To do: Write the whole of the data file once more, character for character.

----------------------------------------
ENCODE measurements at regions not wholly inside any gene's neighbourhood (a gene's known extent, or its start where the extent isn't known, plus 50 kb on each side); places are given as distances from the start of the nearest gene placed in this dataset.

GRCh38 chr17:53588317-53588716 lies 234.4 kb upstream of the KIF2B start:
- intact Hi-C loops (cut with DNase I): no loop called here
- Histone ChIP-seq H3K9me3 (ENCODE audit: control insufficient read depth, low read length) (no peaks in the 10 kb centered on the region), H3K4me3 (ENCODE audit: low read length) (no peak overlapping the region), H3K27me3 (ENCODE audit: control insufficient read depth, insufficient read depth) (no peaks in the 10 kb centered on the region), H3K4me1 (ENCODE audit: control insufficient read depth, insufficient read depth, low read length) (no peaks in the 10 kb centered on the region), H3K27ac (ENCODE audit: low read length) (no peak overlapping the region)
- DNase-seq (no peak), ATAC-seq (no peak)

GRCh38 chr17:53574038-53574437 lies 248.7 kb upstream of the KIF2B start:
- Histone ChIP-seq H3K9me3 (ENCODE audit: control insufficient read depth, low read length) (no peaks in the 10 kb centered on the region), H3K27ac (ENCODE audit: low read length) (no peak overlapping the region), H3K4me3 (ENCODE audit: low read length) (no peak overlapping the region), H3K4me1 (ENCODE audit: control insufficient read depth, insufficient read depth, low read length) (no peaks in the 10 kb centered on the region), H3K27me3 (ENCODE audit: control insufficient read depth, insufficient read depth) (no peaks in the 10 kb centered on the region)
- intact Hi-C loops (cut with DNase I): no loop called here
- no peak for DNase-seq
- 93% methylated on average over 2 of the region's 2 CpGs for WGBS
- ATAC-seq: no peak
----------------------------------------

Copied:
ENCODE measurements at regions not wholly inside any gene's neighbourhood (a gene's known extent, or its start where the extent isn't known, plus 50 kb on each side); places are given as distances from the start of the nearest gene placed in this dataset.

GRCh38 chr17:53588317-53588716 lies 234.4 kb upstream of the KIF2B start:
- intact Hi-C loops (cut with DNase I): no loop called here
- Histone ChIP-seq H3K9me3 (ENCODE audit: control insufficient read depth, low read length) (no peaks in the 10 kb centered on the region), H3K4me3 (ENCODE audit: low read length) (no peak overlapping the region), H3K27me3 (ENCODE audit: control insufficient read depth, insufficient read depth) (no peaks in the 10 kb centered on the region), H3K4me1 (ENCODE audit: control insufficient read depth, insufficient read depth, low read length) (no peaks in the 10 kb centered on the region), H3K27ac (ENCODE audit: low read length) (no peak overlapping the region)
- DNase-seq (no peak), ATAC-seq (no peak)

GRCh38 chr17:53574038-53574437 lies 248.7 kb upstream of the KIF2B start:
- Histone ChIP-seq H3K9me3 (ENCODE audit: control insufficient read depth, low read length) (no peaks in the 10 kb centered on the region), H3K27ac (ENCODE audit: low read length) (no peak overlapping the region), H3K4me3 (ENCODE audit: low read length) (no peak overlapping the region), H3K4me1 (ENCODE audit: control insufficient read depth, insufficient read depth, low read length) (no peaks in the 10 kb centered on the region), H3K27me3 (ENCODE audit: control insufficient read depth, insufficient read depth) (no peaks in the 10 kb centered on the region)
- intact Hi-C loops (cut with DNase I): no loop called here
- no peak for DNase-seq
- 93% methylated on average over 2 of the region's 2 CpGs for WGBS
- ATAC-seq: no peak